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1.  NeOProM: Neonatal Oxygenation Prospective Meta-analysis Collaboration study protocol 
BMC Pediatrics  2011;11:6.
Background
The appropriate level of oxygenation for extremely preterm neonates (<28 weeks' gestation) to maximise the greatest chance of survival, without incurring significant morbidity, remains unknown. Infants exposed to lower levels of oxygen (targeting oxygen saturations of <90%) in the first weeks of life are at increased risk of death, cerebral palsy, patent ductus arteriosus, pulmonary vascular resistance and apnoea, whilst those maintained in higher levels of oxygen (targeting oxygen saturations of >90%) have been reported to have greater rates of morbidity including retinopathy of prematurity and chronic lung disease. In order to answer this clinical dilemma reliably, large scale trial evidence is needed.
Methods/Design
To detect a small but important 4% increase in death or severe disability in survivors, over 5000 neonates would need to be recruited. As extreme prematurity affects 1% of births, such a project undertaken by one trial group would be prohibitively lengthy and expensive. Hence, the Neonatal Oxygenation Prospective Meta-analysis (NeOProM) Collaboration has been formed. A prospective meta-analysis (PMA) is one where studies are identified, evaluated, and determined to be eligible before the results of any included studies are known or published, thereby avoiding some of the potential biases inherent in standard, retrospective meta-analyses. This methodology provides the same strengths as a single large-scale multicentre randomised study whilst allowing greater pragmatic flexibility. The NeOProM Collaboration protocol (NCT01124331) has been agreed prior to the results of individual trials being available. This includes pre-specifying the hypotheses, inclusion criteria and outcome measures to be used. Each trial will first publish their respective results as they become available and the combined meta-analytic results, using individual patient data, will be published when all trials are complete. The primary outcome to be assessed is a composite outcome of death or major disability at 18 months - 2 years corrected age. Secondary outcomes include several measures of neonatal morbidity. The size of the combined dataset will allow the effect of the interventions to be explored more reliably with respect to pre-specified patient- and intervention-level characteristics.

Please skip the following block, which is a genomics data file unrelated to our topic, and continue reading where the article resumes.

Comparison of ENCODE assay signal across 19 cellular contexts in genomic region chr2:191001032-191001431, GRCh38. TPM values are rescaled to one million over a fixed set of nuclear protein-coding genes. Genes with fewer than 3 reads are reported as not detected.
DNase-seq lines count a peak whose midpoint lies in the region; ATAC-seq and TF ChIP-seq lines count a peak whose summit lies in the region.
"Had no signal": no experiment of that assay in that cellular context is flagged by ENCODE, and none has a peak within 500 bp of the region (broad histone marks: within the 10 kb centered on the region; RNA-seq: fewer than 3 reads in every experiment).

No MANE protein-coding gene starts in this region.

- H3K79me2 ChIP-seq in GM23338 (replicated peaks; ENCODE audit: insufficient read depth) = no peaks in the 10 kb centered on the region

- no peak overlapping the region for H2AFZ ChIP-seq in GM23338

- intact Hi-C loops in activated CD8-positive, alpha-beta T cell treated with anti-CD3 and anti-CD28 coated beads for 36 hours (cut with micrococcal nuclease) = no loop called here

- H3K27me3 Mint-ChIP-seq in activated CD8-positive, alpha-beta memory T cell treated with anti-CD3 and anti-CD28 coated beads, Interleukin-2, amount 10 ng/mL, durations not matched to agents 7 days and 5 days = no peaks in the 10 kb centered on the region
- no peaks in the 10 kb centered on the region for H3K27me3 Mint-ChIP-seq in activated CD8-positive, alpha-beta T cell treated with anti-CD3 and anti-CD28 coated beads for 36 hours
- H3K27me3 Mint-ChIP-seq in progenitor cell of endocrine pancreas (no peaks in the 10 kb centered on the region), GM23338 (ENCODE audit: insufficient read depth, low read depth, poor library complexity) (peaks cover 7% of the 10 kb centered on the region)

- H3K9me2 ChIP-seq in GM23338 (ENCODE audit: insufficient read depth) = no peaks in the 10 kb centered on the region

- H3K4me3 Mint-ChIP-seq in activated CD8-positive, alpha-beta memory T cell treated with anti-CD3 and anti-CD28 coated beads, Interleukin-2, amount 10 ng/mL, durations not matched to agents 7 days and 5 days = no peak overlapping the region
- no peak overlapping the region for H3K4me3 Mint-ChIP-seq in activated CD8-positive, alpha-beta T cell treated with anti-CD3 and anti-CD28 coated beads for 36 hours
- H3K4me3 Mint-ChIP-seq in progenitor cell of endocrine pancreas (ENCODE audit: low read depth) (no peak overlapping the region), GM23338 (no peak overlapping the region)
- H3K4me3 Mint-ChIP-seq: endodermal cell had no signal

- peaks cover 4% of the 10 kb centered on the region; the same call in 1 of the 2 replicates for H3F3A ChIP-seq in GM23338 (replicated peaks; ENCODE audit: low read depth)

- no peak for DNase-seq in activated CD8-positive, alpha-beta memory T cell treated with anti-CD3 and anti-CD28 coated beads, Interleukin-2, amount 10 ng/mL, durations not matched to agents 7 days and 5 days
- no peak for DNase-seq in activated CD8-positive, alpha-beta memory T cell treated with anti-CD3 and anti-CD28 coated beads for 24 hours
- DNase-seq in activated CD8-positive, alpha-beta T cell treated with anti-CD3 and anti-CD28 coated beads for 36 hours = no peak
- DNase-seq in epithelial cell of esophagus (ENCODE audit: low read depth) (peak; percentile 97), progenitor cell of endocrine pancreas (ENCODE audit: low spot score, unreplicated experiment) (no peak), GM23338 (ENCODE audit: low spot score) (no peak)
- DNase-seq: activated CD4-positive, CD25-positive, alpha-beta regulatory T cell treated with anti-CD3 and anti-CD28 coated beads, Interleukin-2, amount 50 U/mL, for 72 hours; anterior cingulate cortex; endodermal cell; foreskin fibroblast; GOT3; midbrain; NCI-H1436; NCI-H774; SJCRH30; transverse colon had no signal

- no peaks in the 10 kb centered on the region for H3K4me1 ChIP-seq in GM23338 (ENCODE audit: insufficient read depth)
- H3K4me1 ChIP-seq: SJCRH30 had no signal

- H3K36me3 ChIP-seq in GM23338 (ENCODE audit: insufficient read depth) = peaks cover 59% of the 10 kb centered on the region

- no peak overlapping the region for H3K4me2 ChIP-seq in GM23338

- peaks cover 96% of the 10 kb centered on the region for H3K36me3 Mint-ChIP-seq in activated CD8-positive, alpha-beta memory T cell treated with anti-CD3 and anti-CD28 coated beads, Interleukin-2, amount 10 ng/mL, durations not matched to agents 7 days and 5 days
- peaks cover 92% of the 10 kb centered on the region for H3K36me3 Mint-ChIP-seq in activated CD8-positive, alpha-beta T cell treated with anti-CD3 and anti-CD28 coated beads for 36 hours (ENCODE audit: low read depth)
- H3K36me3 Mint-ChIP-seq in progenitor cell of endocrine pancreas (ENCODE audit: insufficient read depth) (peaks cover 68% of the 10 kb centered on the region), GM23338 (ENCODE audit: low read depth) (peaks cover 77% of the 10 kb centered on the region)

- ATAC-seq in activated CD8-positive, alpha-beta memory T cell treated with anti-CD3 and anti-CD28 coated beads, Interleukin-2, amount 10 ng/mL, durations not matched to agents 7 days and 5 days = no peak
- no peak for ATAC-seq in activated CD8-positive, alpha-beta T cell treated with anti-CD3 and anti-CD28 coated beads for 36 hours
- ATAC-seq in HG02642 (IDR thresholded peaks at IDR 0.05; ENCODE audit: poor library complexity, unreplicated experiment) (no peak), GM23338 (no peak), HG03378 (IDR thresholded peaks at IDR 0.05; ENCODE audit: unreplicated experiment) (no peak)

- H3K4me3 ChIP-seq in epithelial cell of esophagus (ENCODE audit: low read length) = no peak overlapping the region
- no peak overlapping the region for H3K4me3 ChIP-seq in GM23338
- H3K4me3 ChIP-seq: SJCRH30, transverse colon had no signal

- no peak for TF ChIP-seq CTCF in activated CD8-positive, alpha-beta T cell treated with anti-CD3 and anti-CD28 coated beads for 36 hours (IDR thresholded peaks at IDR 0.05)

Discussion
Results should be available by 2014.
doi:10.1186/1471-2431-11-6
PMCID: PMC3025869  PMID: 21235822
2.  Evidence into practice: evaluating a child-centred intervention for diabetes medicine management The EPIC Project 
BMC Pediatrics  2010;10:70.
Background
There is a lack of high quality, child-centred and effective health information to support development of self-care practices and expertise in children with acute and long-term conditions. In type 1 diabetes, clinical guidelines indicate that high-quality, child-centred information underpins achievement of optimal glycaemic control with the aim of minimising acute readmissions and reducing the risk of complications in later life. This paper describes the development of a range of child-centred diabetes information resources and outlines the study design and protocol for a randomized controlled trial to evaluate the information resources in routine practice. The aim of the diabetes information intervention is to improve children and young people's quality of life by increasing self-efficacy in managing their type 1 diabetes.